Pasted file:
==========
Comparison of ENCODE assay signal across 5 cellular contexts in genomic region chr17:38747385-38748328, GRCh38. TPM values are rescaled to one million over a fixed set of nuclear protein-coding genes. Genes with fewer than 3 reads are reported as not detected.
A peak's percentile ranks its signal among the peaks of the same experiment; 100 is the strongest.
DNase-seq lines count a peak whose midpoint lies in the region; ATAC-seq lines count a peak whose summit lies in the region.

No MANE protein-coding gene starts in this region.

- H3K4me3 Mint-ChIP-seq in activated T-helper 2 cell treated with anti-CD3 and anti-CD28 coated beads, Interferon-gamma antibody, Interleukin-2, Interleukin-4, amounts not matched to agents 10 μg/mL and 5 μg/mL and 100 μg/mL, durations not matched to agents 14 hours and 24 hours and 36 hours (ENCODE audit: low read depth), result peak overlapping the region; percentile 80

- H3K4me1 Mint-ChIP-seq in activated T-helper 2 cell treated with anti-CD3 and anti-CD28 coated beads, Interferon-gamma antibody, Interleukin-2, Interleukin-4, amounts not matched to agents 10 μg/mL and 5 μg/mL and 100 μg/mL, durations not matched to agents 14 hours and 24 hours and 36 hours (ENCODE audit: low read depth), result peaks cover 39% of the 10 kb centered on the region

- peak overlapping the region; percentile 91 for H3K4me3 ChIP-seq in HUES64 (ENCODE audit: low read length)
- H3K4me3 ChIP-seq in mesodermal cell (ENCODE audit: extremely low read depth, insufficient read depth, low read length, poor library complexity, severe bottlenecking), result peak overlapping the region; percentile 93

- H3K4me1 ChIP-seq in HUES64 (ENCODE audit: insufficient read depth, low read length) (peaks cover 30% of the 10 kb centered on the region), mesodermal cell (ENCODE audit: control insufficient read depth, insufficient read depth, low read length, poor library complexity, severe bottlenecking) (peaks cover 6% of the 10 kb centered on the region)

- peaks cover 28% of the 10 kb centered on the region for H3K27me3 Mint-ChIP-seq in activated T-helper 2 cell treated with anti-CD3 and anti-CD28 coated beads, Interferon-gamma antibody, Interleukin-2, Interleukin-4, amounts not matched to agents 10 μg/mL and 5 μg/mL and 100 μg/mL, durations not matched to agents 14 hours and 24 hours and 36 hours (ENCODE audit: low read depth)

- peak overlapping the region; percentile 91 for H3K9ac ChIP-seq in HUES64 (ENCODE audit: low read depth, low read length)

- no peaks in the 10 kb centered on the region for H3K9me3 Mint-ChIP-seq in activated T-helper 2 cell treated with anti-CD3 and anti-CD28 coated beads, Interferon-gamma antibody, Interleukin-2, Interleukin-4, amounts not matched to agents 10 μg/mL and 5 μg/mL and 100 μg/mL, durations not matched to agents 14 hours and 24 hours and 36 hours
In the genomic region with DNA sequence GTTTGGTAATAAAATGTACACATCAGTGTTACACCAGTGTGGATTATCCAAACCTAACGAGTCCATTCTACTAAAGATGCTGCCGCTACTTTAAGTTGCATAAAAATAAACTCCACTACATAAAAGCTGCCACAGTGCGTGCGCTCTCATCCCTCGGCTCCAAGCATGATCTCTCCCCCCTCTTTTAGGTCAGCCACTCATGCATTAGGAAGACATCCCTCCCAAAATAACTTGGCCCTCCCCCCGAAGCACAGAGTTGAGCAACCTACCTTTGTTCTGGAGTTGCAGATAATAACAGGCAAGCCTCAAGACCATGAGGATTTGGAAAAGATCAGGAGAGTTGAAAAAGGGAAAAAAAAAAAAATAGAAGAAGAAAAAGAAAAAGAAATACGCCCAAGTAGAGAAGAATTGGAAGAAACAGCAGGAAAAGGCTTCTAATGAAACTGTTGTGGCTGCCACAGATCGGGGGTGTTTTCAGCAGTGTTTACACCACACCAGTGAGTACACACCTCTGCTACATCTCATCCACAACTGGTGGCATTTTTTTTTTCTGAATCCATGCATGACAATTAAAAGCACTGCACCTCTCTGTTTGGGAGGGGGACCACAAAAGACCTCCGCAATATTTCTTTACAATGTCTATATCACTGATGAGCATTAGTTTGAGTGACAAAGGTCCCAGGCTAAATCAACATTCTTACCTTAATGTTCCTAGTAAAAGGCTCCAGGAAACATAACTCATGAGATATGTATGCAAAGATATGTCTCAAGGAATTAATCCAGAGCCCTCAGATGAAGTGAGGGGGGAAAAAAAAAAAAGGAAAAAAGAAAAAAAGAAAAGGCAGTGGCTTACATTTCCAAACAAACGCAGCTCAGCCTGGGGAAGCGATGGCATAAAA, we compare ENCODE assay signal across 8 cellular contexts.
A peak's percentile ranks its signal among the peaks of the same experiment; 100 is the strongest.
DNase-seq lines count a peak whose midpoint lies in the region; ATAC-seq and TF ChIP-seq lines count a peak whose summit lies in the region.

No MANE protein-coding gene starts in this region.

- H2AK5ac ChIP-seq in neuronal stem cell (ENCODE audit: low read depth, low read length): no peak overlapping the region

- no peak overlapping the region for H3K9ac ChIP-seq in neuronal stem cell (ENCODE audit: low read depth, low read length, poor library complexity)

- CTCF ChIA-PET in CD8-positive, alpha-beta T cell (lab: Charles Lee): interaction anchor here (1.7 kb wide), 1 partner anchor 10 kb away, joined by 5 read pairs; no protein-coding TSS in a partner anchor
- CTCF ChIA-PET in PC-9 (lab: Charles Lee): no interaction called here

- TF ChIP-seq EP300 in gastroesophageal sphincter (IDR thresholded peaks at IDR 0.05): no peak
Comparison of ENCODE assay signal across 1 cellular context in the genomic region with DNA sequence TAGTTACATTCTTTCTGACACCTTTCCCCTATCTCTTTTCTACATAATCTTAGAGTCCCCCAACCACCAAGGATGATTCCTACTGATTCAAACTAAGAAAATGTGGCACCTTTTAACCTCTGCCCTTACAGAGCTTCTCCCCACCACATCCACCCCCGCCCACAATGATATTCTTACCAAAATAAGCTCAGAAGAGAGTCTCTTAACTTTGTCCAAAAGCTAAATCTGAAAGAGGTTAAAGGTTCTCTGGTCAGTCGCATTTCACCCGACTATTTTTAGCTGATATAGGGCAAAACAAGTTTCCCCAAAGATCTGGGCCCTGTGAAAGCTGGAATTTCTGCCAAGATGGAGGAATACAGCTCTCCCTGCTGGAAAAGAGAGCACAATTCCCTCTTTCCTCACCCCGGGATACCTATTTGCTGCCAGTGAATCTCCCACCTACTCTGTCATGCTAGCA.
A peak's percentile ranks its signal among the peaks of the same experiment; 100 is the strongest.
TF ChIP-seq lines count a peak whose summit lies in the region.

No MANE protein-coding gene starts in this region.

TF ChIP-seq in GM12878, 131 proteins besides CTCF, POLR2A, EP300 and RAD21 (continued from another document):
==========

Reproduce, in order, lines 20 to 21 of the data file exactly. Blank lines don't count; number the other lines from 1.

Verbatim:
- CTCF ChIA-PET in PC-9 (lab: Charles Lee): no interaction called here

- TF ChIP-seq EP300 in gastroesophageal sphincter (IDR thresholded peaks at IDR 0.05): no peak